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regentrude

Vent: just another example of high schools letting students down

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How is it possible that a student who completed precalculus, trigonometry and calculus at his public high school and got As in all three courses takes the college math placement test and scores in the 6th percentile, placing into remedial algebra (not even college algebra)??? What on earth is wrong with those schools?

 

ETA: And no, the student did not just have a bad day on placement test day. He proceeded to struggle in algebra and is currently failing trigonometry. 

Edited by regentrude
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I suspect that a lot of high school math teachers grade on a curve and pass kids through.

 

Do you know what his SAT/ACT scores were?

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How is it possible that a student who completed precalculus, trigonometry and calculus at his public high school and got As in all three courses takes the college math placement test and scores in the 6th percentile, placing into remedial algebra (not even college algebra)??? What on earth is wrong with those schools?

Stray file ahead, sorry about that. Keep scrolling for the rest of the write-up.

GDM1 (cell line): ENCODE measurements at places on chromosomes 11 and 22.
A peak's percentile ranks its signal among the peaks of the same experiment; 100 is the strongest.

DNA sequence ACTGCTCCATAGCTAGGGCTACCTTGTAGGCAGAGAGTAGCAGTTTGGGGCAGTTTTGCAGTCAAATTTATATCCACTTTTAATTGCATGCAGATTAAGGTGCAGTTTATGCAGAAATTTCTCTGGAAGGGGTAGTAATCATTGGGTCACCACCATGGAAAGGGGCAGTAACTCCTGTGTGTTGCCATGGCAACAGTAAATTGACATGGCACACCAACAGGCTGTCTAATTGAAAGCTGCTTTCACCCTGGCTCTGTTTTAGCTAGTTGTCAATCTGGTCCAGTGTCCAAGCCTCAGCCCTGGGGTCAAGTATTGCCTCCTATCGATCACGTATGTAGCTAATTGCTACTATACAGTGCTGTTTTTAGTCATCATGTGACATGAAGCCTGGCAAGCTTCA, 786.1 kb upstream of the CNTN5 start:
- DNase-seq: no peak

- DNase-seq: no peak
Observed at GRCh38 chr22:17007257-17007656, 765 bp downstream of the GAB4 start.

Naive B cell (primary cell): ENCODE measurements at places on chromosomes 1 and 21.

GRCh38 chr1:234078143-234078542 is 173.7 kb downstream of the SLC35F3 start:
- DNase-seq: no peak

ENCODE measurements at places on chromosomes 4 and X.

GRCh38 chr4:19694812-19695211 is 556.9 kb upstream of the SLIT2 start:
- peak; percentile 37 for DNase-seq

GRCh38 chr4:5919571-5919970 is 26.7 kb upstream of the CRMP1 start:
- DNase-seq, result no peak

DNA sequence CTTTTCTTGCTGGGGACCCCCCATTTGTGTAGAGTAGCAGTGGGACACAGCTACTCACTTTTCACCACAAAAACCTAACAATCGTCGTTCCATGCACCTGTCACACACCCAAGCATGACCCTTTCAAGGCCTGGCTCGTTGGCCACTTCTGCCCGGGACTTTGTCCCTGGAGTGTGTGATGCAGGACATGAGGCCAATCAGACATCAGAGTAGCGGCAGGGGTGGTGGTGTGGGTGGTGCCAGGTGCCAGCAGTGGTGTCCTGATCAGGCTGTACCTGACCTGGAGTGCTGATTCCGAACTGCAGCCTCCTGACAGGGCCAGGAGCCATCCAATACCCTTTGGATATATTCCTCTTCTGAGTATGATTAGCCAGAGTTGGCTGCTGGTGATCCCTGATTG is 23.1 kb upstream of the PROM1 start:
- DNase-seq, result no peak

ETA: And no, the student did not just have a bad day on placement test day. He proceeded to struggle in algebra and is currently failing trigonometry.

Wow!

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1) grade inflation is rampant

teachers trying to keep admins, parents and students "happy" now versus have them face reality

 

2) the courses actually never complete the published or unpublished syllabus - too many weak students forced into higher level courses so they just dumb it down

     especially true in Math

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How is it possible that a student who completed precalculus, trigonometry and calculus at his public high school and got As in all three courses takes the college math placement test and scores in the 6th percentile, placing into remedial algebra (not even college algebra)??? What on earth is wrong with those schools?

 

ETA: And no, the student did not just have a bad day on placement test day. He proceeded to struggle in algebra and is currently failing trigonometry. 

 

Maybe students memorize how to do the problems for the test without a real understanding of what they're doing...?